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Beyers + resistance

post #1 of 7
Thread Starter 
Is there an explanation on why Beyer treble is tamed with higher output impedance? The only thing I've come across was that a matched impedance maximizes power transfer, while a low impedance output should maximize voltage.

Also another thing I wondered about was that my 80 wpc amp uses 220 ohm resistors because I assume that it would fry the phones otherwise. My question is if you just add a 220 ohm resistor to a headphone amp which already has a much lower wattage compared to a speaker amp, aren't you killing the power even further?
post #2 of 7
Hello,

Please note that if you are not willing to accept the sound of Beyer you should not get Beyer. This is because you can buy other headphones which do not have this high freq problems while sounding wonderfully.

The resistance you speak of is somewhat confusing. No speaker amplifiers should be terminated by 220 ohm. Unless of course the design was not really intended to drive 8 ohm load and the designer forced it to drive 220 ohm + 8 ohm load instead. This is very poor idea in my opinion, because designing an amp to precisely be able to drive 8 ohm load is relatively trivial.

Please describe your 220W/ch amp in more details.

Also, it is not recommendable for any headphones to be driven by high power speaker amplifiers. They have higher noise levels and higher distortion levels.

The result of putting a resistor in the signal path does dissipate some power. The reason for putting resistor this way is not what you assume. It is there to meet audio equipment standard. Which is that all headphone out can be assumed to have 120 ohm output impedance. Also, the output we have on headphone amplifier is 10~20mW. So the dissipation at the resistors are also very small. Thus, the amplifiers will not be effected except for the fact that they see higher impedance load (which is good.).

Tomo
post #3 of 7
Thread Starter 
Woops sorry bout the wording...I meant it uses 220 ohm resistors at its headphone jack. The Beyers just sound better from this amp than other amps I've heard like the Creek or even my JMT portable. As for distortion values I can turn it up at volumes more than other dedicated HP amps with any of my phones including low impedance Grados, and still not hear noise cause it is pretty clean amp for speaker amp(claims to have 110 S/N, .04% THD).

As for buying other phones that are better, I've tried just about everything in the similar pricerange, and didn't care much for the HD600. The Ety's are a little better at a slightly higher price...but I already have those and wanted a full-size phone. And higher-end Grado's are pricy.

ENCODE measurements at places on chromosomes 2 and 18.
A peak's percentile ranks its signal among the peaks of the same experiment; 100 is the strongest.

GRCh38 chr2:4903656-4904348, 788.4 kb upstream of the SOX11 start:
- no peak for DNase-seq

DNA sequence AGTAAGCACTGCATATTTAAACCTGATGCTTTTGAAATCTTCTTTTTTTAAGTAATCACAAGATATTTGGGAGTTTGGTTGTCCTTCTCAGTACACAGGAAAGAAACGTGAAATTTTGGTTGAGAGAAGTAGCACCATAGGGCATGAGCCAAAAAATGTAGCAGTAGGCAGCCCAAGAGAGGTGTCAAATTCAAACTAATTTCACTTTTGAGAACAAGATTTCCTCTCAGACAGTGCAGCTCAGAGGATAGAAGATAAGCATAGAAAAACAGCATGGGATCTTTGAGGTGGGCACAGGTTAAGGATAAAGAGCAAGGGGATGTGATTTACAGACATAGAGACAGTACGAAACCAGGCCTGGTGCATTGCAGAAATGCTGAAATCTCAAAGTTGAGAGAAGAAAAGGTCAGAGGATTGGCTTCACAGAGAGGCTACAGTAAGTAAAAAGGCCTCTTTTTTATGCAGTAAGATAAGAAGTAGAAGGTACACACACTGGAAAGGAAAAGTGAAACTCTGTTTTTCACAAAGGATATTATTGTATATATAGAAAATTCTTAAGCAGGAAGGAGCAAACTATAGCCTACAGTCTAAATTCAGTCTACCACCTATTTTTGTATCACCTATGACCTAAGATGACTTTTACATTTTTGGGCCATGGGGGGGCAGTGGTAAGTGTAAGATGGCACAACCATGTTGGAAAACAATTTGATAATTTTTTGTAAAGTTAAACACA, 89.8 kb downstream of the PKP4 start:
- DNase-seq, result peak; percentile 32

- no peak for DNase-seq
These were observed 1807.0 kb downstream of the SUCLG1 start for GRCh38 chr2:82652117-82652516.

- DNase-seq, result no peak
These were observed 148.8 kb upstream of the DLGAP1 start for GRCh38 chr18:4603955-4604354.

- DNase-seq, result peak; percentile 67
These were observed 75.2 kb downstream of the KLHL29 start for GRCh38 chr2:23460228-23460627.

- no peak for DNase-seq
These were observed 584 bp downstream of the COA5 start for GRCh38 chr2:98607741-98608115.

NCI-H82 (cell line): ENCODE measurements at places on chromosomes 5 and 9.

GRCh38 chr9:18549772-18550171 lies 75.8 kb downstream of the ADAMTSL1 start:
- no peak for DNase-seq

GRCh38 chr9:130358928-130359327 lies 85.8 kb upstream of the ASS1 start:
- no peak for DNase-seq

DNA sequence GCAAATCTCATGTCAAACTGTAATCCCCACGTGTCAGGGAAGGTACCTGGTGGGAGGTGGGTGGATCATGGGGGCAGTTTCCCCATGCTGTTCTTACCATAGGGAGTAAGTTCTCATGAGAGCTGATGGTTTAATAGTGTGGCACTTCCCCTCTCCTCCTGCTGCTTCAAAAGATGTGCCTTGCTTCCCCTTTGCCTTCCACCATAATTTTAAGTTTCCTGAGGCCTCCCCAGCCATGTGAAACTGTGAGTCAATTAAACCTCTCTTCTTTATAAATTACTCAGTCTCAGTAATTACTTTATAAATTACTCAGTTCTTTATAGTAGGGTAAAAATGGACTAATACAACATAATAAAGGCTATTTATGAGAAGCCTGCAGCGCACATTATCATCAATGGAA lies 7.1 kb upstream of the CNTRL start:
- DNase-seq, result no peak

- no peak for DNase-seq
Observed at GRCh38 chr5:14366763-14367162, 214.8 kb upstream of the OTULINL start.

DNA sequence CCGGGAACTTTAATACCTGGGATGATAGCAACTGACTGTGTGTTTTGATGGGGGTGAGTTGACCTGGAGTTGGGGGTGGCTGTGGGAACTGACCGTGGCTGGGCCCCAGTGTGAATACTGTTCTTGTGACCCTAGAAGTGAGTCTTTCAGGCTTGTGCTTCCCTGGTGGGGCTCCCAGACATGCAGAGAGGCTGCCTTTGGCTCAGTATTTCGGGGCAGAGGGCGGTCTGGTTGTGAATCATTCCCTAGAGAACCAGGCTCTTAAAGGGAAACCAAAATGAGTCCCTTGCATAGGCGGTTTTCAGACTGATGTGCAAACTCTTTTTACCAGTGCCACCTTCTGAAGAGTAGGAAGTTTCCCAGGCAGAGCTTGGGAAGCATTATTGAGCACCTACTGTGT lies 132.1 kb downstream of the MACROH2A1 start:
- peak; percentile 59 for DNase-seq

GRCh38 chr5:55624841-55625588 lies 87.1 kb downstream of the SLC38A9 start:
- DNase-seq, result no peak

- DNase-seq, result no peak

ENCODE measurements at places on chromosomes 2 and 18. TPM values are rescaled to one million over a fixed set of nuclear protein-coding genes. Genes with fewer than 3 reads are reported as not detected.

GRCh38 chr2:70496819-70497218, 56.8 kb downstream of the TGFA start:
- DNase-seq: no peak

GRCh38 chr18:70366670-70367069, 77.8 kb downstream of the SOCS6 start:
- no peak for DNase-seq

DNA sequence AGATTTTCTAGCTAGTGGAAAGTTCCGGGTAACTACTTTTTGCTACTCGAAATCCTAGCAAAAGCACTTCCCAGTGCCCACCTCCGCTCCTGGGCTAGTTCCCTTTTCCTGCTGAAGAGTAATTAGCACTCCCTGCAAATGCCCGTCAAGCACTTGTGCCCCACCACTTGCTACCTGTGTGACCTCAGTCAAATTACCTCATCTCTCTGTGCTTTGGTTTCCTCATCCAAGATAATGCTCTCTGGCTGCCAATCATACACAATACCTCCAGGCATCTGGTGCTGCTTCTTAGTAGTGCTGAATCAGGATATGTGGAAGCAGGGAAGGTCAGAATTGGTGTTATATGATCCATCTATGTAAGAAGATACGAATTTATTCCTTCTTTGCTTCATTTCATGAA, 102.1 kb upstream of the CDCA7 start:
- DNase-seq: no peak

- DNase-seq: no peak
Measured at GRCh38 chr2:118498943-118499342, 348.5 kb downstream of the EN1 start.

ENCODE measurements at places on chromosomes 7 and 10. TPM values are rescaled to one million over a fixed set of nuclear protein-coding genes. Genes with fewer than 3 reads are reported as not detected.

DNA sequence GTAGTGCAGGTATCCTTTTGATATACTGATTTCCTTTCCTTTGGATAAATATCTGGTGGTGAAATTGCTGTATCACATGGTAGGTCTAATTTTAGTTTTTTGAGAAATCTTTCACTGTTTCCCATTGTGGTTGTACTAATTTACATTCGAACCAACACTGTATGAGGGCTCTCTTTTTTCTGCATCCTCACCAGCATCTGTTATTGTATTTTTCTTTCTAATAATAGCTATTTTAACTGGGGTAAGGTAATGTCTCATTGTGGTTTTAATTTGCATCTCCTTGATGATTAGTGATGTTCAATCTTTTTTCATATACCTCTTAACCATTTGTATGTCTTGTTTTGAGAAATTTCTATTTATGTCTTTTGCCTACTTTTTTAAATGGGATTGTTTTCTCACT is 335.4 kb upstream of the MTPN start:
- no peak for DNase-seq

Right now out of the jack of the amp, my Beyers sound good enough to be very competitive with my Ety's so I'm pretty sure I've accepted Beyer sound. I was just wondering what makes me accept Beyer sound with higher output impedance compared to low impedance.
post #4 of 7
You get a R-L-C filter effect with interaction of cable and driver capacitance, inductance and resistivity. Adding resistor changes the cutoff frequency (lowers it) so that you get a low-pass filter which will attenuate high frequencies. If you put big enough resistor you'll get headphones that sound like AM radio.
post #5 of 7
AOS-For an average headphone driver, what is its overall reactance? are most drivers similar, or totally different? thx
btw, i've measured the dc resistance of a couple of cheap headphones (never do this with anything you want to use again) and it was exactly equal to the rated impedence @ 1khz...
post #6 of 7
Sorry, I am not really the expert on headphone reactance issues . I may sound authoritative at times but I often speak from intuition (luckily I usually get it right but not always).

There was a discussion on HeadWize about these things. When it's back up, search for "snubber", I think it was in that thread. There was also some info on how HD-600 reactance varies with frequency, that article is I believe available.
post #7 of 7
Hi Tim,

The answer to your question is quite simple.

The 220 Ohm resistance, together with the impedance of your headphone Z, makes a voltage divider that lowers the voltage seen by the headphone.
Roughly the lowering factor is

Z/(Z+220)

The impedance of the headphone is frequency dependent and normally has higher values for lower frequencies. For instance HD600 has a 300 Ohm impedance at frequencies above 1 kHz but a 550 Ohm at frequencies below 150 Hz.

Simple mathematics shows that the attenuation of the higher frequencies is stronger than that of the lower frequencies.

I'm glad you like your DT931 :-)

Cheers,

Jan
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